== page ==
In this video from The Open University, we learn about the Globe Theater's experiments with "Original Pronunciation" (OP), which is exactly what it sounds like–English as it was pronounced at the time Shakespeare's plays were written and first performed. Unsurprisingly, OP is quite different from modern pronunciation, and often changes lines dramatically. Often lines rhyme in the OP accent, but do not in a modern accent (also known as Received Pronunciation, or RP). My favorite is an example late in the video, when "proved" is pronounced like "loved," as they are supposed to rhyme in Sonnet 116. Brilliant and illuminating.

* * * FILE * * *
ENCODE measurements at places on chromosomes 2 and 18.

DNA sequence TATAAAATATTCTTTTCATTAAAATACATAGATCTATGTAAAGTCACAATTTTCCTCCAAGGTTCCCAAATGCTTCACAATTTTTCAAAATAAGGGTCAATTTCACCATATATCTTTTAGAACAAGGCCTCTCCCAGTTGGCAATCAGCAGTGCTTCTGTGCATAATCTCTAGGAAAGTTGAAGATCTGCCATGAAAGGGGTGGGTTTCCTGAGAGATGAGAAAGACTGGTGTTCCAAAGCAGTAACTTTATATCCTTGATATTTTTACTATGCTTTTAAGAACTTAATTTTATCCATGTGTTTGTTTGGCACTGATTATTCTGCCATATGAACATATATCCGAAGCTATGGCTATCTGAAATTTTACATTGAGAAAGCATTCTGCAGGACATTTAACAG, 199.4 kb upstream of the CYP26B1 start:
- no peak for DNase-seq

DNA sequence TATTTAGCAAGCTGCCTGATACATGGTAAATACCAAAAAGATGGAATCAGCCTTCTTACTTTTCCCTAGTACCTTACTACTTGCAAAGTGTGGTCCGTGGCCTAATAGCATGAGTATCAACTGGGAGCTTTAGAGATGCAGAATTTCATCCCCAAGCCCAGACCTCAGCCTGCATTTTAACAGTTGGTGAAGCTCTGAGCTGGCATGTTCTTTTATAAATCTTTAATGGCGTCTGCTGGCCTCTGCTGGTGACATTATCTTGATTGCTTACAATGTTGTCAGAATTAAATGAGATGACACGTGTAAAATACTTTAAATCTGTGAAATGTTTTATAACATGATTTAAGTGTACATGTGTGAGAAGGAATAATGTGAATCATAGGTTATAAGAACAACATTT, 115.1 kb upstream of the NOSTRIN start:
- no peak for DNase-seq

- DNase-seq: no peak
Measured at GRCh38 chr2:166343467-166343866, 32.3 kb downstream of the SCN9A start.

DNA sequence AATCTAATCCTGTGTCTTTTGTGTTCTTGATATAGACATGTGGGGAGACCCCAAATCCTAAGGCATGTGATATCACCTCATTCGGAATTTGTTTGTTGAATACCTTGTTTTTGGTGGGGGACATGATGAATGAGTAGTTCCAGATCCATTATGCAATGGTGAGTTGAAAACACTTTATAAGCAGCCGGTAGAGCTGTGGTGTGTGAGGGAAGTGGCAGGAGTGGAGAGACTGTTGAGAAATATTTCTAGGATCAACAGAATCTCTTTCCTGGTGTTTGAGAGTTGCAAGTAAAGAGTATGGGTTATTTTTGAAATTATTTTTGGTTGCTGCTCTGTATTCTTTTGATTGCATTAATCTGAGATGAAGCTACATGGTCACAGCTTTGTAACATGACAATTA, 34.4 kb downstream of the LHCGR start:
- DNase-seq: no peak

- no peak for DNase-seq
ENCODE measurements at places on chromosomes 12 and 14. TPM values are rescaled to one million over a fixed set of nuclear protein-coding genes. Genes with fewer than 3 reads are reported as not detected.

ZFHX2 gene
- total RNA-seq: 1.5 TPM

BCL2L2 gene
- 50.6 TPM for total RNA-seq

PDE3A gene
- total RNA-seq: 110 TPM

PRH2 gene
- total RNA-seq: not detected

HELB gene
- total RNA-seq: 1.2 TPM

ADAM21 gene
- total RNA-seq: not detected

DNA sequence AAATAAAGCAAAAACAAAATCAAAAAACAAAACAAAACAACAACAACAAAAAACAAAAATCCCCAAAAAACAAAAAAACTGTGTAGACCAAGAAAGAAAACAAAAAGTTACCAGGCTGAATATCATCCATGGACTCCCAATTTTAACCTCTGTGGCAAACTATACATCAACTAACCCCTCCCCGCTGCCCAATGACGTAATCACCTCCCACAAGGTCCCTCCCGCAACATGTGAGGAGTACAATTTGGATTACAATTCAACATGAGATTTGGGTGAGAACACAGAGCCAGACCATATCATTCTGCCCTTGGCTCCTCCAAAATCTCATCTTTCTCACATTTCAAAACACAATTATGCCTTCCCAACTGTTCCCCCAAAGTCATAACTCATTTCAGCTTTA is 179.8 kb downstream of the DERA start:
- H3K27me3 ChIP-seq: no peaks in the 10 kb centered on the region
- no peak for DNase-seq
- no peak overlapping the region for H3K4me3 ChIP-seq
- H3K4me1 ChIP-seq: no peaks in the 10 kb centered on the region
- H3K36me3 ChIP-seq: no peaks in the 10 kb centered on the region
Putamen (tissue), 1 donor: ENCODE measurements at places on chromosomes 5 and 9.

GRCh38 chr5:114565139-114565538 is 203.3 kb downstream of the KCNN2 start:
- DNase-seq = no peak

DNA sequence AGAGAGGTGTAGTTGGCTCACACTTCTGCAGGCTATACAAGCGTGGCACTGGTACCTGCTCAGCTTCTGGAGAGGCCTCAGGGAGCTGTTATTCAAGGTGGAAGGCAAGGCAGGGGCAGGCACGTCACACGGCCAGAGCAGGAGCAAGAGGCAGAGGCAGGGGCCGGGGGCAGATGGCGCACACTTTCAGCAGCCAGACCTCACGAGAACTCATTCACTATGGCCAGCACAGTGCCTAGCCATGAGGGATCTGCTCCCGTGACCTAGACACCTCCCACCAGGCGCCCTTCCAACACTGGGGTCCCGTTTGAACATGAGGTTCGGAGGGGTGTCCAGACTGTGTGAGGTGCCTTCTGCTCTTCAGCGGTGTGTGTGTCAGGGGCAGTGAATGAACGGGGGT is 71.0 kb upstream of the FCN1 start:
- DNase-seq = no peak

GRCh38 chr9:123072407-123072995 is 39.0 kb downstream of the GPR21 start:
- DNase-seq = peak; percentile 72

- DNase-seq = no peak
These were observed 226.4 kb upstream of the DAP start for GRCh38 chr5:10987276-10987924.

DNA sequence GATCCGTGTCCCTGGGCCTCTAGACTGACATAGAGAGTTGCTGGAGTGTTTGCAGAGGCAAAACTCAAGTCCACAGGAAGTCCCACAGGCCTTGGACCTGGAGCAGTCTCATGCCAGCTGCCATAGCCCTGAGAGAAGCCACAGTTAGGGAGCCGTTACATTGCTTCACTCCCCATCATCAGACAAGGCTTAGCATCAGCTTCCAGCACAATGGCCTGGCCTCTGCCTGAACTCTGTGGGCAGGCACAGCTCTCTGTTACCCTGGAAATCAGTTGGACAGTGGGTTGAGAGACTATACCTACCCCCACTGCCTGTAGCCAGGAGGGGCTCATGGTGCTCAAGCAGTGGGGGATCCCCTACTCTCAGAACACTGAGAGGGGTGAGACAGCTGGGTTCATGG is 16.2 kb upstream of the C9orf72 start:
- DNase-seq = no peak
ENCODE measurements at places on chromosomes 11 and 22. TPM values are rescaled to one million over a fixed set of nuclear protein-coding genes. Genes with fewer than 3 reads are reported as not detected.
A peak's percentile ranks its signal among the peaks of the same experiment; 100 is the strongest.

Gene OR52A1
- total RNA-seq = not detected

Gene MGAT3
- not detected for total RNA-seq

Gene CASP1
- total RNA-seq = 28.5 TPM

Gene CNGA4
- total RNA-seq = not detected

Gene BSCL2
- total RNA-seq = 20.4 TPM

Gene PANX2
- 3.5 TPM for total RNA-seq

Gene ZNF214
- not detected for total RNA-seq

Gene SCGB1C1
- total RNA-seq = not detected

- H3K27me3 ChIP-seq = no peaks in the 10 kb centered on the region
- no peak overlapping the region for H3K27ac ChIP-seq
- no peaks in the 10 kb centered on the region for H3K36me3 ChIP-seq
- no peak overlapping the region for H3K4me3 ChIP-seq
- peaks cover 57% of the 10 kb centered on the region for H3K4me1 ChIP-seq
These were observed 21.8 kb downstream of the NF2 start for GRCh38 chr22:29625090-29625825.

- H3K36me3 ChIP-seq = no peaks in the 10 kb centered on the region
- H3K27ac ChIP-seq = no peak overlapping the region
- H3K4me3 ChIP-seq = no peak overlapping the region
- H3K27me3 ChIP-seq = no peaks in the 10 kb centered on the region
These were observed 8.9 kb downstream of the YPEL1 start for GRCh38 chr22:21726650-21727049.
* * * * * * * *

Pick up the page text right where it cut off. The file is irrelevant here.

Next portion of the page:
Let David and Ben Crystal guide you in this ten-minute video:

If Ben Crystal's voice sounds familiar, it may be because he does narration work in addition to his stage and screen work. Dude could read the phone book, I'd tune in.

There's more on this in a course from The Open University. Also highly relevant: When Did Americans Lose Their British Accents?

(Via Kottke.)